AC was directly involved in the patient management during her admission in coronary care unit and personally performed the trans-thoracic and trans-esophageal echocardiograms reported in the paper. He was a major contributor in writing the manuscript, and also performs all duties of the corresponding authors; GT made substantial contributions to conception and design of the work. He also helped with writing and drafting the manuscript. FC performed the invasive procedure. FR was involved in the patient management and also in drafting the manuscript and critical revision for important intellectual content. He made substantial contributions to analysis and interpretation of data. All authors read and approved the final article.

Competing interest

The authors declare that they have no competing interests.

Ethics approval and consent to participate

Not applicable.

Consent for publication

Written consent was obtained from the patient’s relatives for the publication of this case report.

Publisher’s Note

Springer Nature remains neutral with regard to jurisdictional claims in published maps and institutional affiliations.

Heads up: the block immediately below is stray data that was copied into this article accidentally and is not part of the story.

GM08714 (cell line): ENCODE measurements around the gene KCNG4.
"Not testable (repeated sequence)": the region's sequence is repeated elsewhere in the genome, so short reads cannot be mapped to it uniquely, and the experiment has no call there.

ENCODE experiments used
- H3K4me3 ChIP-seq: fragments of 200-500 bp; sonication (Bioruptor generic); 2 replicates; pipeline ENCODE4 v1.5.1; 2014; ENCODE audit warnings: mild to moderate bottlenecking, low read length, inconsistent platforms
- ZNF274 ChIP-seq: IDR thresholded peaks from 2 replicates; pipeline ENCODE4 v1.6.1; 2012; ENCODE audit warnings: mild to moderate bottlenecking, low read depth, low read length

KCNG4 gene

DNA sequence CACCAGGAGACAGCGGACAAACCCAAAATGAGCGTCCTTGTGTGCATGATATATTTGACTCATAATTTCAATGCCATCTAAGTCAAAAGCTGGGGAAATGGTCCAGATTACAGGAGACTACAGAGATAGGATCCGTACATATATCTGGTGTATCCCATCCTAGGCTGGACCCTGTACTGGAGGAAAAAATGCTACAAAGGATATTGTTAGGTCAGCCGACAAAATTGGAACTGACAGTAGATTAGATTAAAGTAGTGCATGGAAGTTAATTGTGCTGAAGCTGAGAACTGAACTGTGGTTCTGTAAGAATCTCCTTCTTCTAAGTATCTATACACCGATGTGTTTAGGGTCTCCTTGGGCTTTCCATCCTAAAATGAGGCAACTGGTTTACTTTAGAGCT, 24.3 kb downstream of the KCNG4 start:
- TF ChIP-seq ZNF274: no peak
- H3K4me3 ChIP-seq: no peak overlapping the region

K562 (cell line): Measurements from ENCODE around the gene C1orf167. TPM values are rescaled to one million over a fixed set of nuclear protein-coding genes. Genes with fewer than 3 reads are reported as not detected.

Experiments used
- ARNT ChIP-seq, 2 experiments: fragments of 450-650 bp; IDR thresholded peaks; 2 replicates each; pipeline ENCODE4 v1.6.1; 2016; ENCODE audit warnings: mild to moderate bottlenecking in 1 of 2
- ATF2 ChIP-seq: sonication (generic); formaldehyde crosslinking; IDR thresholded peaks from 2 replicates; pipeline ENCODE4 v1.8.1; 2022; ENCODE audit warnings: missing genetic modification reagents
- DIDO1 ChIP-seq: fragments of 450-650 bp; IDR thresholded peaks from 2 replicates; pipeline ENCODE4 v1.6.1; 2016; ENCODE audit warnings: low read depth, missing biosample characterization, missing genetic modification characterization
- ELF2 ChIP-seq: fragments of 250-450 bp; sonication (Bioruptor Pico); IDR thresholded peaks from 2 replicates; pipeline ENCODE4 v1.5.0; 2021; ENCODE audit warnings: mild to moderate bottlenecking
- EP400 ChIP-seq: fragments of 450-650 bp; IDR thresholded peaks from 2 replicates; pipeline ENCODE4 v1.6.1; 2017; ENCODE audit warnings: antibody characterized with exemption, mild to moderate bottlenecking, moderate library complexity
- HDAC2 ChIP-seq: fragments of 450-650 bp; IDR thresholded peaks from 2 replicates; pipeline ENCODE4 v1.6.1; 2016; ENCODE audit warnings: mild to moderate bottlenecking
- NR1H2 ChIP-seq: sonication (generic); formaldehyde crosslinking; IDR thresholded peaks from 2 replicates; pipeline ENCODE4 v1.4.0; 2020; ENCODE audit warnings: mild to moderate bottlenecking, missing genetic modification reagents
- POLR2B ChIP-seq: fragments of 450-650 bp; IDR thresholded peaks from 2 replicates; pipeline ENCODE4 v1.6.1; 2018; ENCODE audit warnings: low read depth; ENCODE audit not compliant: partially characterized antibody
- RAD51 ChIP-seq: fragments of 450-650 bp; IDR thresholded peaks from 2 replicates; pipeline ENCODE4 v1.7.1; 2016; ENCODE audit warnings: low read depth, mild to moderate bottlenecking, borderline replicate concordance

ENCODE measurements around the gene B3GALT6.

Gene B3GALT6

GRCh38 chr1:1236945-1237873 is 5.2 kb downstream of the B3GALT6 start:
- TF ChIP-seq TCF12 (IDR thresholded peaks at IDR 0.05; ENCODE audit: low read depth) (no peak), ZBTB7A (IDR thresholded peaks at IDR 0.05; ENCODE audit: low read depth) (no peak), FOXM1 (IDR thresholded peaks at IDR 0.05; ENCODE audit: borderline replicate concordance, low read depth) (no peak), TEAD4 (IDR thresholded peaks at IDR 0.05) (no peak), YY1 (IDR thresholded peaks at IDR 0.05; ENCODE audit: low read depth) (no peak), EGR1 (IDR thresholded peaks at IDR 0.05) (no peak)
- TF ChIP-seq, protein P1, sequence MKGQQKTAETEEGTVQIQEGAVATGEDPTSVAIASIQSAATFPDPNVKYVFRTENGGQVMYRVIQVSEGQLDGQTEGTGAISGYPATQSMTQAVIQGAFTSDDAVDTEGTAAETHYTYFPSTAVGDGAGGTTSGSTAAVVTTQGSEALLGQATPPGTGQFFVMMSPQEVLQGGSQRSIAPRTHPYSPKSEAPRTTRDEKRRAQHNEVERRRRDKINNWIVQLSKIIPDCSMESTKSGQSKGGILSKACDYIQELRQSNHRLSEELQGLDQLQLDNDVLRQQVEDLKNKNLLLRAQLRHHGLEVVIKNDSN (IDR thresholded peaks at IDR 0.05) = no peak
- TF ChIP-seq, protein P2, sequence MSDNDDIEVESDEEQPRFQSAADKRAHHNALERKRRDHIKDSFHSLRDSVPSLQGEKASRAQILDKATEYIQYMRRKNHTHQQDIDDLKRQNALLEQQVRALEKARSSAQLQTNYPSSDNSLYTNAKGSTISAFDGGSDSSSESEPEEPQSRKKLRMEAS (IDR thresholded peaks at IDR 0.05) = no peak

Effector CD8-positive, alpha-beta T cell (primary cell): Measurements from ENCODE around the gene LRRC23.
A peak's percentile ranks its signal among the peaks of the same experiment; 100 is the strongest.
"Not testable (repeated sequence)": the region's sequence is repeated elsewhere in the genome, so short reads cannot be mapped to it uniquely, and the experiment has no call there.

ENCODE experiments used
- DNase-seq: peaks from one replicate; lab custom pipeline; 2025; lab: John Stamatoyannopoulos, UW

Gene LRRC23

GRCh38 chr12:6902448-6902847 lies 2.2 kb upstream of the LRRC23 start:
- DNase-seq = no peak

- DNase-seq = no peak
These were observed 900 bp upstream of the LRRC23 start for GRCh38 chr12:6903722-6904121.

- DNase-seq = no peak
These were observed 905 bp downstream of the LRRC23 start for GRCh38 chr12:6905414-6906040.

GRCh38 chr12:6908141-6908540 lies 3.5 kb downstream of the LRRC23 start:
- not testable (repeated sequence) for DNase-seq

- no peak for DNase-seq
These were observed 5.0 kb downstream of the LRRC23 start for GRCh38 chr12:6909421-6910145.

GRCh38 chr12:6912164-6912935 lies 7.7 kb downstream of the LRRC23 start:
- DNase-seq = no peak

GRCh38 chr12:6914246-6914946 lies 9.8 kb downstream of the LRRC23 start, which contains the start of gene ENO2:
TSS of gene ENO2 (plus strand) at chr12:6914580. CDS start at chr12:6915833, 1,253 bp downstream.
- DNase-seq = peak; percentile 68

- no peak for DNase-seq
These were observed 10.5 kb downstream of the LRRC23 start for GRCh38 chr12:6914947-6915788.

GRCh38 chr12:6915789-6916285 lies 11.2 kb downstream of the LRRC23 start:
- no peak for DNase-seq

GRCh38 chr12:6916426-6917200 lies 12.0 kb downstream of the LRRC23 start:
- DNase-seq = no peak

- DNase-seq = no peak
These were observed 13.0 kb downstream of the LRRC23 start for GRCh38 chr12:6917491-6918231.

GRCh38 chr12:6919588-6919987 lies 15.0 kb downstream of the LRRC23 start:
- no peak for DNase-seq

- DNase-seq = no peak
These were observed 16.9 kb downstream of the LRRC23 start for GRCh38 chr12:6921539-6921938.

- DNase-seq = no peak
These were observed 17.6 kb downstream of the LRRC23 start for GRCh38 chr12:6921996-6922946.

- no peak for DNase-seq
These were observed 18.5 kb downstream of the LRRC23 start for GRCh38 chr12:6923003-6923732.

Supplementary material

Additional file 1: Video S1.

(Trans-esophageal short axis view of the aorta): the clip shows a normal opening of the aortic bioprosthesis and a pronounced aortic root thickening. (MOV 702 kb)

Additional file 2: Video S2.

Clip of the interventional procedure performed to establish a satisfactory flow on the left coronary system. (Left coronary angiography): the diagnostic left coronary angiogram showing a severe narrowing, followed by complete occlusion of the left anterior descending coronary artery (LAD) and a critical, long tubular stenosis of the proximal left circumflex artery (LCx). (MOV 1760 kb)

Additional file 3: Video S3.

Clip of the interventional procedure performed to establish a satisfactory flow on the left coronary system. (Ascending aortic angiography): the ascending aortic angiogram showing a possible, extrinsic compression, of the coronary arteries from an aortic root abscess. The clip also shows enrichment of the contrast medium in the abscess during angiography so that, an erosion/perforation of the abscess into left coronary artery, can’t be definitely ruled out. (MOV 3090 kb)

Additional file 4: Video S4.

Clip of the interventional procedure performed to establish a satisfactory flow on the left coronary system. (Wires advancement in the left coronary system): the clip shows the wires that have been introduced in the LAD and LCx. (MOV 3720 kb)

Additional file 5: Video S5.

Clip of the interventional procedure performed to establish a satisfactory flow on the left coronary system. (After only balloon angioplasty): video showing the result soon after POBA. (MOV 3030 kb)

Additional file 6: Video S6.

Clip of the interventional procedure performed to establish a satisfactory flow on the left coronary system. (Stent deployment in the LAD). (MOV 1130 kb)

Additional file 7: Video S7.